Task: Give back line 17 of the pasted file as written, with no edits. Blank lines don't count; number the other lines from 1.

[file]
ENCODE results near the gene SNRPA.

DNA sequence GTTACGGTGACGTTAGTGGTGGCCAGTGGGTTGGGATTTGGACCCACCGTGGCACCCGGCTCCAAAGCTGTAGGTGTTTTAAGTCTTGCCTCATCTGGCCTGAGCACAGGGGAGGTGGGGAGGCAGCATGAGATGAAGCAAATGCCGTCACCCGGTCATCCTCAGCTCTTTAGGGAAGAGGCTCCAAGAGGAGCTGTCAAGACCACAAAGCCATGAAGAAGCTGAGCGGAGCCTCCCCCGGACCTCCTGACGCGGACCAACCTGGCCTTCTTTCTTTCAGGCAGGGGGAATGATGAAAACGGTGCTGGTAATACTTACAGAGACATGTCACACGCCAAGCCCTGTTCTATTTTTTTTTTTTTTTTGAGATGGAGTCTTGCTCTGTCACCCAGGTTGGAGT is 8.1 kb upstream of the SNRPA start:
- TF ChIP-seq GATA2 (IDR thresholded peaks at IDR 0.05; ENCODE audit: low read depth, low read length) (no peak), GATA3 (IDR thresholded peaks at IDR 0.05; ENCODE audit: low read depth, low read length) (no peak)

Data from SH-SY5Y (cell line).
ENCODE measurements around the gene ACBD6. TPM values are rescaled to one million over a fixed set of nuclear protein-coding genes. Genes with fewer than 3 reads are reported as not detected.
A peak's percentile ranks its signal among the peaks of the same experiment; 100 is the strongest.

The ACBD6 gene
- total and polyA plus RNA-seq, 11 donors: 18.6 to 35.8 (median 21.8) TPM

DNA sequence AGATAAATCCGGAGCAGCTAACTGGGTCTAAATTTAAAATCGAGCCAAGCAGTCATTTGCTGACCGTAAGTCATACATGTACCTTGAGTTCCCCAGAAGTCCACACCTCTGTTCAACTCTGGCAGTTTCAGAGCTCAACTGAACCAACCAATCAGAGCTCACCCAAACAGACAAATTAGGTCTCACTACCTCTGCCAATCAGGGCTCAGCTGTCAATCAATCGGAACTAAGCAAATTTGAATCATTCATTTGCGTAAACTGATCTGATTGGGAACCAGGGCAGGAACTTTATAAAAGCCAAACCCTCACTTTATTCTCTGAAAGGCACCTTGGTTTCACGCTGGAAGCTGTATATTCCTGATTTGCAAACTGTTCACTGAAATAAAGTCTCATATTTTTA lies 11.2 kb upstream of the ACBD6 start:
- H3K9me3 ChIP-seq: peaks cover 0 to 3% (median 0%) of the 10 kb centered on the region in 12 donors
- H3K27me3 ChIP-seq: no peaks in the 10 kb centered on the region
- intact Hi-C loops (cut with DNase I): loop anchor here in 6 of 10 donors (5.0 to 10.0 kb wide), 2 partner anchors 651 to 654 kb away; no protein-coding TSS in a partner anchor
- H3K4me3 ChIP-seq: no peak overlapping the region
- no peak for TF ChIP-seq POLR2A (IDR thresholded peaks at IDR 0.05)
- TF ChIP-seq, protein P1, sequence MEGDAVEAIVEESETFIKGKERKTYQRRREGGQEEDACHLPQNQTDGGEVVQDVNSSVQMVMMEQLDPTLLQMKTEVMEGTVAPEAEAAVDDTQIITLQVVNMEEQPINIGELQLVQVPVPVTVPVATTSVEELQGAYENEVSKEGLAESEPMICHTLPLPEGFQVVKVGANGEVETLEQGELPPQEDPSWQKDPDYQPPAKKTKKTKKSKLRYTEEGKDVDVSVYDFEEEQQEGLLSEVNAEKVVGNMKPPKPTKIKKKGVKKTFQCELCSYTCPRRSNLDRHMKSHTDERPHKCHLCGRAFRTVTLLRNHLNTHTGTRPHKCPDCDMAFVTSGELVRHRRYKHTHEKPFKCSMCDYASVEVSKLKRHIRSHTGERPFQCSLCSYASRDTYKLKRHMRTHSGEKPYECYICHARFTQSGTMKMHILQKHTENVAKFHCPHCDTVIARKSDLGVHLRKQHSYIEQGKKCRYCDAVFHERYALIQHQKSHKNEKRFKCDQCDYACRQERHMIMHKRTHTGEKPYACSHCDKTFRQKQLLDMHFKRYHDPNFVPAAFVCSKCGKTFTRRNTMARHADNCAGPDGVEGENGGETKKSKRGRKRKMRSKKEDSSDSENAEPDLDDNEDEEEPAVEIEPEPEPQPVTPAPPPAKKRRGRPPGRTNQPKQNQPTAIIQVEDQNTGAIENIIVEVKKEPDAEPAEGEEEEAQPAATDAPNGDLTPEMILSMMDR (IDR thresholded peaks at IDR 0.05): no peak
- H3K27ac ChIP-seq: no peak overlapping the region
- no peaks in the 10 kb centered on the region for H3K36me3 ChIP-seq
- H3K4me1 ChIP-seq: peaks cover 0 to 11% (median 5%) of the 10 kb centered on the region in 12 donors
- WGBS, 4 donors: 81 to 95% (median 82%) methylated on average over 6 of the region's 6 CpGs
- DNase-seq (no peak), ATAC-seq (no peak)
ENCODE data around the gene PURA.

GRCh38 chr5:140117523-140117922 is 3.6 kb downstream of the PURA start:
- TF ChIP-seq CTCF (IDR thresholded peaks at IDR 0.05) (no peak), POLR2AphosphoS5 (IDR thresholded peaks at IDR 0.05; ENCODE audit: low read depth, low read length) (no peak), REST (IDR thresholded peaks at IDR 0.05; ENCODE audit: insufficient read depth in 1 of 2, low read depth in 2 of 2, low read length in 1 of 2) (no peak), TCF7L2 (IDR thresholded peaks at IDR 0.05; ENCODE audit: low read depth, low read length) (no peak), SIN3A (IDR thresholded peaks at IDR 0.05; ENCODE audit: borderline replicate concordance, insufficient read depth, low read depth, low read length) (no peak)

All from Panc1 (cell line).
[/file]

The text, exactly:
- no peaks in the 10 kb centered on the region for H3K36me3 ChIP-seq